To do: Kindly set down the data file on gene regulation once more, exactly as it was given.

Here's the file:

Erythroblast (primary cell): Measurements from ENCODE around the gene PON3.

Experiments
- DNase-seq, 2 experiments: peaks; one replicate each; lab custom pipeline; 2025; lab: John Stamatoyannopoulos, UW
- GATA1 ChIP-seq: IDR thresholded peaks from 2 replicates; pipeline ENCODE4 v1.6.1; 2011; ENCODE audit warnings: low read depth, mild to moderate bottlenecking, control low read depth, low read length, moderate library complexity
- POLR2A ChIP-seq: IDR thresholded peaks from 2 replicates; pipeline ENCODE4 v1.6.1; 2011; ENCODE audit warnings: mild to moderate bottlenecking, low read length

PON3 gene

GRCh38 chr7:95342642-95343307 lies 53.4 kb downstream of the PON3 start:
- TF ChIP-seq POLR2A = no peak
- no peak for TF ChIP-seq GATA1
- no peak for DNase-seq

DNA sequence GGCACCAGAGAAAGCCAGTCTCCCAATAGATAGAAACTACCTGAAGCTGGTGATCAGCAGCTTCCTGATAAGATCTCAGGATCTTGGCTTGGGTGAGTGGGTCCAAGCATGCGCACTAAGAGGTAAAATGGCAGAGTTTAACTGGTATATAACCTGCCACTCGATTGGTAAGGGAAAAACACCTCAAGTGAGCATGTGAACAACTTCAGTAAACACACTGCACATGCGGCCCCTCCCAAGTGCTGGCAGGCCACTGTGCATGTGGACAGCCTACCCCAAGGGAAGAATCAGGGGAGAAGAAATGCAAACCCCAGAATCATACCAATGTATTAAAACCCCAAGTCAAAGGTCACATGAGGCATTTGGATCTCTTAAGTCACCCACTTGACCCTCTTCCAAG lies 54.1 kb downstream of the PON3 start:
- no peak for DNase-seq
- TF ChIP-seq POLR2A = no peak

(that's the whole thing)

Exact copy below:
Erythroblast (primary cell): Measurements from ENCODE around the gene PON3.

Experiments
- DNase-seq, 2 experiments: peaks; one replicate each; lab custom pipeline; 2025; lab: John Stamatoyannopoulos, UW
- GATA1 ChIP-seq: IDR thresholded peaks from 2 replicates; pipeline ENCODE4 v1.6.1; 2011; ENCODE audit warnings: low read depth, mild to moderate bottlenecking, control low read depth, low read length, moderate library complexity
- POLR2A ChIP-seq: IDR thresholded peaks from 2 replicates; pipeline ENCODE4 v1.6.1; 2011; ENCODE audit warnings: mild to moderate bottlenecking, low read length

PON3 gene

GRCh38 chr7:95342642-95343307 lies 53.4 kb downstream of the PON3 start:
- TF ChIP-seq POLR2A = no peak
- no peak for TF ChIP-seq GATA1
- no peak for DNase-seq

DNA sequence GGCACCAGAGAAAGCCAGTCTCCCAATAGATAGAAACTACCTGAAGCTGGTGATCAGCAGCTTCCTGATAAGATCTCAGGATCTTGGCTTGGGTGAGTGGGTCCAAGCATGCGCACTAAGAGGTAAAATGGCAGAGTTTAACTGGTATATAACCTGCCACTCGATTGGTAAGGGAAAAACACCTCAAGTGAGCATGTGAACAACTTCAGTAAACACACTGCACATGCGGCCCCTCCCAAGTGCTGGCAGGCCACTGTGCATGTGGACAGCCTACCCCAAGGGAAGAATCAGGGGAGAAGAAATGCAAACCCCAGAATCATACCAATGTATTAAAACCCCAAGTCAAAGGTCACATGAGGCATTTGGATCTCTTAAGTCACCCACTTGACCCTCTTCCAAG lies 54.1 kb downstream of the PON3 start:
- no peak for DNase-seq
- TF ChIP-seq POLR2A = no peak